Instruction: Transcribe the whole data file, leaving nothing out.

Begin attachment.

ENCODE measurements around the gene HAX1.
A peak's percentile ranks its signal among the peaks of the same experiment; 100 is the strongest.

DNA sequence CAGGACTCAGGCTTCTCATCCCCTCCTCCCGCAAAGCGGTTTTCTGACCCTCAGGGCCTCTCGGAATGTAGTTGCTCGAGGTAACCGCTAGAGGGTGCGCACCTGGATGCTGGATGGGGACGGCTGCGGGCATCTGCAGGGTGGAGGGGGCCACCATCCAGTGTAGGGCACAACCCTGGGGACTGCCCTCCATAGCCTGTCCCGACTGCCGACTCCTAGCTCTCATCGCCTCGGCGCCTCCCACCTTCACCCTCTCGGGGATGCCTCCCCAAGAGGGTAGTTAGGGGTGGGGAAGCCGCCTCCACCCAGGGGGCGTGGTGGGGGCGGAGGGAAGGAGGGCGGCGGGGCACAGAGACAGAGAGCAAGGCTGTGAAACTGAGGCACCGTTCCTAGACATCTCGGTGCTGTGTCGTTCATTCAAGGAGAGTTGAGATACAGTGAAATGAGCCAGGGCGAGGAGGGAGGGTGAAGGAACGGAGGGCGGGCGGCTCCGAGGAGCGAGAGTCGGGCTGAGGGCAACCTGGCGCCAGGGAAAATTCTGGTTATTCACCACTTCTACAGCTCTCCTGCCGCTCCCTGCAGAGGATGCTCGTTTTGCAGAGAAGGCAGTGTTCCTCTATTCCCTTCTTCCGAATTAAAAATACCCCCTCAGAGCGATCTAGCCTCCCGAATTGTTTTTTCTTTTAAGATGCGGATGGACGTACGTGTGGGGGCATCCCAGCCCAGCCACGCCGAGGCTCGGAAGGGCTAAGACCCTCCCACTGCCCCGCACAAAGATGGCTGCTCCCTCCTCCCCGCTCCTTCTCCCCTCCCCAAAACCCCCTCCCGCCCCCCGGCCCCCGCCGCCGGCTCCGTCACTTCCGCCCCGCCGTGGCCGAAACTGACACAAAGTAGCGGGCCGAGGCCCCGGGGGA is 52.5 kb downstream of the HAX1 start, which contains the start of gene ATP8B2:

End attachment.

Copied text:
ENCODE measurements around the gene HAX1.
A peak's percentile ranks its signal among the peaks of the same experiment; 100 is the strongest.

DNA sequence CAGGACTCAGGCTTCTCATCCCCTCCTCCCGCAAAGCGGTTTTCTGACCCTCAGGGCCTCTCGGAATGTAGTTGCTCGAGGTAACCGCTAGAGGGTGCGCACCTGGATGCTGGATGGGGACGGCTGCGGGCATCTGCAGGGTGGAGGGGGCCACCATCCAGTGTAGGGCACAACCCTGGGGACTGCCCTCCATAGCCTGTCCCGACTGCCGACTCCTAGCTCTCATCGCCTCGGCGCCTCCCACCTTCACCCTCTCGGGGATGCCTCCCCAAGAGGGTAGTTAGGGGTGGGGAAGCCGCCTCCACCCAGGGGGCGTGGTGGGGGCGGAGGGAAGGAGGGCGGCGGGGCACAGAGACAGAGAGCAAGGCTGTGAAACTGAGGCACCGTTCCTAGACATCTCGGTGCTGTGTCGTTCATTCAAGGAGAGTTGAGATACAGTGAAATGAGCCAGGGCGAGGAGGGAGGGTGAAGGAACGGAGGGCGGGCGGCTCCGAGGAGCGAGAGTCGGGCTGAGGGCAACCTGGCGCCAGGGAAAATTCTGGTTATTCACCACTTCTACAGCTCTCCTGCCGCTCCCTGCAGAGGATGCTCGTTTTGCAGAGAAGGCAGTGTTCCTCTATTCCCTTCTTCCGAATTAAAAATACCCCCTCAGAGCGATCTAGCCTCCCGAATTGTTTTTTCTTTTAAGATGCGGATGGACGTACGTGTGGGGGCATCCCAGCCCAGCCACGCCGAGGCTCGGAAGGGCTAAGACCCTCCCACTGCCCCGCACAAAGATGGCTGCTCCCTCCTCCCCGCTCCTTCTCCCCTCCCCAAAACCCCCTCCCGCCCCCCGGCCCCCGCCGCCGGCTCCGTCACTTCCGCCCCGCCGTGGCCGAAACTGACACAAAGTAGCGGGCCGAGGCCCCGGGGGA is 52.5 kb downstream of the HAX1 start, which contains the start of gene ATP8B2: